These numbers are based on many studies with identical twins. You could argue that maybe one twin was approached differently than the other, maybe one was a boy, the other a girl and so on. They did studies on identical twins who didn’t grew up together. I don’t know how they were found but I remember very clearly that studies tried to control as many other variables as possible and to focus solely on the genetic composition and how that shows in mental illness in this case.


Genetics research is developping and the goal is to learn the specific function of each gene. Then we would be able to understand how the interaction between biology and environment leads to depression in some people but not in others.


Genes and depression

When we are born with a certain predisposition to depression, it is maybe in our genes. Is there something we can do?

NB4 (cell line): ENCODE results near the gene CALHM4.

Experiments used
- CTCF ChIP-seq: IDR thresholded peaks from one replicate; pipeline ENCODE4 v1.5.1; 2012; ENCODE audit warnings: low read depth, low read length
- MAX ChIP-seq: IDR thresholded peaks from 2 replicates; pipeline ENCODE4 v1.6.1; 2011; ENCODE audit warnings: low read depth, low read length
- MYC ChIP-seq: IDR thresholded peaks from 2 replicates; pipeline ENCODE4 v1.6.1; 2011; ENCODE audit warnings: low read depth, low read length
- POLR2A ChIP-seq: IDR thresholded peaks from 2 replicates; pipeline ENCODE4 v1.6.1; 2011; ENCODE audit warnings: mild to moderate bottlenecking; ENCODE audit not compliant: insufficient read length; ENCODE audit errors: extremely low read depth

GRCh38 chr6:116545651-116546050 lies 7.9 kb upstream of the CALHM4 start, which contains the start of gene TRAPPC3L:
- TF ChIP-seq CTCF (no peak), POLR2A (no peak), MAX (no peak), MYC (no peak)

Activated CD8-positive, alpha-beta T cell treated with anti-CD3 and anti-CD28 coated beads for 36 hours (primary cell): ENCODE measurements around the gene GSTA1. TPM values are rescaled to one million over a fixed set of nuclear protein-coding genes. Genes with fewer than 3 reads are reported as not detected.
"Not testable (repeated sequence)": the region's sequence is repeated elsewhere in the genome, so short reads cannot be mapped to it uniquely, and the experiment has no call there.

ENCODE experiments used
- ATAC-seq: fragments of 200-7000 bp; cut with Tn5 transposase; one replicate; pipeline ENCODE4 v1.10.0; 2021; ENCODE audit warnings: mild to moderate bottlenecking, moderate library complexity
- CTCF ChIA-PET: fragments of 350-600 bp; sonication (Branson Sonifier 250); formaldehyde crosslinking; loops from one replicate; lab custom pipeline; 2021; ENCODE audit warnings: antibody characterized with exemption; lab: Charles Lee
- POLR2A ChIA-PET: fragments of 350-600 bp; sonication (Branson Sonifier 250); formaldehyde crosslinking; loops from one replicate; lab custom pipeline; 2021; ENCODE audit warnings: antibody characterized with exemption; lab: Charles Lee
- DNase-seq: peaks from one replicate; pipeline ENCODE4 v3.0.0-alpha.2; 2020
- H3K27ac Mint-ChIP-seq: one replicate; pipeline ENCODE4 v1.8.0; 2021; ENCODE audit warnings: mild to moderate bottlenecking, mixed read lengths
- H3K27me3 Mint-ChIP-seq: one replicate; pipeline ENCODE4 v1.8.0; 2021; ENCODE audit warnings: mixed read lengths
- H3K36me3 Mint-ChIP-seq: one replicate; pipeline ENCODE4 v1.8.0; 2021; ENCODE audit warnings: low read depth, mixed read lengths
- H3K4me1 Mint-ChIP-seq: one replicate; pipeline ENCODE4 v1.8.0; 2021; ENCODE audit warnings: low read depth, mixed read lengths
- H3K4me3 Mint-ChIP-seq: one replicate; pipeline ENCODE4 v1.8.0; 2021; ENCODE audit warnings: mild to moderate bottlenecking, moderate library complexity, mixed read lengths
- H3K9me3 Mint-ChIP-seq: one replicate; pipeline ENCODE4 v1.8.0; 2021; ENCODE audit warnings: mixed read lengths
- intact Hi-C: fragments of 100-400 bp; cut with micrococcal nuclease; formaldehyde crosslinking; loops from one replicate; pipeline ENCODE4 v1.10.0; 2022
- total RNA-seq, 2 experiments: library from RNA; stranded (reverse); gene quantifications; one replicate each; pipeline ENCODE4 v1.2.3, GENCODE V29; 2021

Looking at genes provides one persperctive on how you cope with life difficulties. A more intuitive way is also possible, you know yourself very well. Your temperament is a combination of your genes –  to maybe withdrawn when faced with difficulties or maybe you react in another way, you reach out to people to talk and open up about your struggles –  and the experiences you had during your lifetime.


When you have an idea how your habitually react to life stressors or to people, you can alter that. We all have a view of the world, how it is and in my case how it should be. Some assumptions go unacknowledged, it is how you see it. When you look out of your window every day, it is weird that you see the same wall or tree (when you’re lucky)?


Cognitive psychologists assume that we chose our window very early on and shape our reactions and behaviors based on what we expect to see. When you look through the window of ‘not worthy of love or not likeble’ you won’t see people who love you. You won’t believe that they can pass by and like what they see. You can look through the window of self critism and you can’t stand someone giving to maybe even positive critique. You have enough with what you see every day already!